Testing climate synchronicity between Scotland and Romania since the last glacial maximum

Gheorghiu, Delia Mihaela (2012) Testing climate synchronicity between Scotland and Romania since the last glacial maximum. PhD thesis, University of Glasgow.

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Printed Thesis Information: https://eleanor.lib.gla.ac.uk/record=b2934163


This thesis develops a chronology of ice retreat in the Monadhliath Mountains (Scotland)
and Rodna Mountains (Romania) during the late Pleistocene using glacial geomorphology
and surface exposure dating with cosmogenic 10Be.

In the Monadhliath Mountains, 10Be exposure ages indicate deglaciation of the Last
Devensian ice sheet at 15.1 ka (n = 2). Boulders from moraines in three Monadhliath
cirques yielded exposure ages between 11.8 ka and 9.8 ka (470 – 600 m), suggesting that a
Late Glacial readvance occurred during the Younger Dryas stadial (n = 9). The limited
extent of these YD glaciers in the Monadhliath Mountains is explained in terms of the drier
climate experienced by the eastern part of the Central Highland ice cap, but also in terms
of local factors such as topography and snow blow. The resulting glacial reconstruction
largely confirms that a SW to NE precipitation gradient dominated Scotland during the
Younger Dryas.

In the Romanian Carpathians, located at the southern periphery of the NW European ice
sheet, there was only limited coverage of ice, mostly at higher elevations in the form of
mountain glaciers. Field evidence suggests that during the last local maximum glaciation
ice reached lower elevations than previously suggested in the Rodna Mountains. Glacially
transported boulders were abandoned at 37.2 – 26.6 ka (n = 4) at an elevation of ~900 m.
Glacial erratics and bedrock samples (n = 27) provide a consistent chronology for
deglaciation during the Lateglacial, suggesting that ice retreated towards higher ground
between 18.3 – 13.2 ka (1100 – 1800 m altitude). Final deglaciation took place at 12.5 -
11.2 ka (n = 9).

These new chronologies are compared to other climate archives in Europe and the climatic
oscillations recorded in the North Atlantic region. This analysis increases our
understanding of past atmospheric circulation across Europe, and gives insights into the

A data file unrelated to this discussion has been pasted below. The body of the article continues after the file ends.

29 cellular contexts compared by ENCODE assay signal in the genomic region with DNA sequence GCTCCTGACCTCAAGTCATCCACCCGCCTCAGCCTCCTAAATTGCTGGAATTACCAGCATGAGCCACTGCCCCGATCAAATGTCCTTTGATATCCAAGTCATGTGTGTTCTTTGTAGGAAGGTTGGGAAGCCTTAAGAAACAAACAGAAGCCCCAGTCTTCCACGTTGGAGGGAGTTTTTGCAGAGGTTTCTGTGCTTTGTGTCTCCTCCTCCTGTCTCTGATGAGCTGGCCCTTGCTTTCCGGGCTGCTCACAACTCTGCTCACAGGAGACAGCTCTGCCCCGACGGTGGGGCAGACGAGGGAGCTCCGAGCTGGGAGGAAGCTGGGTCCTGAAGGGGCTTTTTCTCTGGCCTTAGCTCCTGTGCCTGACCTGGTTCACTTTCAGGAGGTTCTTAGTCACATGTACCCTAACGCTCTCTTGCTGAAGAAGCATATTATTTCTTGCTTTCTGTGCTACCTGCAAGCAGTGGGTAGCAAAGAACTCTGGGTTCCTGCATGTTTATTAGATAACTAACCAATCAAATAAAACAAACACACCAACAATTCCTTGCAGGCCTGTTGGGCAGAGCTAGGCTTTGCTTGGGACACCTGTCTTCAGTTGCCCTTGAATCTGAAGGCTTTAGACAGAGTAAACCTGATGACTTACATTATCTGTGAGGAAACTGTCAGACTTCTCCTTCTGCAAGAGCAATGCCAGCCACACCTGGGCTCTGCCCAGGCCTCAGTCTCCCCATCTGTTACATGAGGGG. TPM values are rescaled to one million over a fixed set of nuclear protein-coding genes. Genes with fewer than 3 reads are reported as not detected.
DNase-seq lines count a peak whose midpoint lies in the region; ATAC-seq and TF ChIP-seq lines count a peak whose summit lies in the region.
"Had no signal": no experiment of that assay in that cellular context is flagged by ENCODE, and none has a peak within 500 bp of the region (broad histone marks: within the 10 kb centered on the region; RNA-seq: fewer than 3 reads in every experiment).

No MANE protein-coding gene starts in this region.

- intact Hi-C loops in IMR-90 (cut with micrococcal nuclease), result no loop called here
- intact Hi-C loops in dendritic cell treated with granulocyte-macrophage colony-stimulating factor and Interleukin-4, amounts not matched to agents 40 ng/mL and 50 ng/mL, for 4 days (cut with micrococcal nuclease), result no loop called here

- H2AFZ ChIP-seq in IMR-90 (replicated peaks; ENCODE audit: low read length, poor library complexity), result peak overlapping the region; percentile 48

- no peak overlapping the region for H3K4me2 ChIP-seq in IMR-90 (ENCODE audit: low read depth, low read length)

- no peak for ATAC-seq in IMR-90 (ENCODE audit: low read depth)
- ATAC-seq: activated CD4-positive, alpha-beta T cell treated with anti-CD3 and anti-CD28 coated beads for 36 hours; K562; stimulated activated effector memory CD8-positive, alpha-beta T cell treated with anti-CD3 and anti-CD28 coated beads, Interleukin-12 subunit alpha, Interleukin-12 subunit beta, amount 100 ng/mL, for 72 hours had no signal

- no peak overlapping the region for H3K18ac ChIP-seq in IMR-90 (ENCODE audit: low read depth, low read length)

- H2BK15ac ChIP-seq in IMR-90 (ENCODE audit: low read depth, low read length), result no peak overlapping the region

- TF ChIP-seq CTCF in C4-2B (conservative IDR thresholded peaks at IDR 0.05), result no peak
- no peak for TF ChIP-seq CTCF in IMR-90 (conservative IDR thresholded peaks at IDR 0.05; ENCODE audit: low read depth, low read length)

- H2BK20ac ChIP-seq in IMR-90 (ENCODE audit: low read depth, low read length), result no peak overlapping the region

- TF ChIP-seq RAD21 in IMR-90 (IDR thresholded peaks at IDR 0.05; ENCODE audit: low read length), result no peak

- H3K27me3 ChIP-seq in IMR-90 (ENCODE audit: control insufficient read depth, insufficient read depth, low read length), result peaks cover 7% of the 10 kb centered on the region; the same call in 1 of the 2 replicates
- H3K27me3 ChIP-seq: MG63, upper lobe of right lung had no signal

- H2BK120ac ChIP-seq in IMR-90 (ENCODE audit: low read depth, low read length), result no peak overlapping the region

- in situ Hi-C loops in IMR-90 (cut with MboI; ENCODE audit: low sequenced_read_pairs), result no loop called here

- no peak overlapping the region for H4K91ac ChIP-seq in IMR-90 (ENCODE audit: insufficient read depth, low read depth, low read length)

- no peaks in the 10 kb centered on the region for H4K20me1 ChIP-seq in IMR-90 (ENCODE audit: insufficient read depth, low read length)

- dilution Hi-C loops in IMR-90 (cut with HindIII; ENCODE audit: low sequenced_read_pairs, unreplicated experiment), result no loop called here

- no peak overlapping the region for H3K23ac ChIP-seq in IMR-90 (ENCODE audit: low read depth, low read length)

climatic forcing mechanisms during the last maximum extent of ice sheets and glaciers.
During the last glacial episodes, the pattern of climate cooling from the western high
latitudes towards the eastern mid latitudes was complicated, triggering different responses
in local climates that appear to have been out of phase with the broader north-western
European trend. Located in the NW Europe, Scotland was influenced by the wetter and
colder conditions from the Atlantic which led to the expansion of the British Ice sheet
during the global Last Glacial Maximum (LGM). However, smaller ice masses located
further southwards and south-eastwards of the European ice sheet responded faster to the
climatic oscillations in the North Atlantic region. During the LGM, the southward
repositioning of the Polar Front and the presence of the ice sheet changed the atmospheric
circulation across Europe. There was limited supply of moisture to the Rodna Mountains,
especially because of blocking by the eastern Siberian high pressure system, and the
glaciers experienced a slow retreat in a very cold and dry environment. However, a more
synchronous Younger Dryas is likely to have occurred due to a more northern position of
the Polar Front. This allowed for stronger wet and cold westerly winds to reach most of
Europe at the same time.

Item Type: Thesis (PhD)
Qualification Level: Doctoral
Additional Information: Parts of Chapter 4 have been published online: D.M. Gheorghiu, D. Fabel, J.D. Hansom, S. Xu, Lateglacial surface exposure dating in the Monadhliath Mountains, Central Highlands, Scotland, Quaternary Science Reviews, Volume 41, 18 May 2012, Pages 132-146, ISSN 0277-3791, 10.1016/j.quascirev.2012.02.022. (http://www.sciencedirect.com/science/article/pii/S0277379112001102)
Keywords: Last Glacial Maximum, Younger Dryas, Devensian glaciation, surface exposure dating, geomorphology, Monadhliath Mountains, Rodna Mountains, Scotland, Romania.
Subjects: G Geography. Anthropology. Recreation > GB Physical geography
G Geography. Anthropology. Recreation > GE Environmental Sciences
Colleges/Schools: College of Science and Engineering > School of Geographical and Earth Sciences
Supervisor's Name: Fabel, Dr. Derek
Date of Award: 2012
Depositing User: DM Gheorghiu
Unique ID: glathesis:2012-3362
Copyright: Copyright of this thesis is held by the author.
Date Deposited: 14 May 2012
Last Modified: 03 Jun 2015 07:22
URI: http://theses.gla.ac.uk/id/eprint/3362

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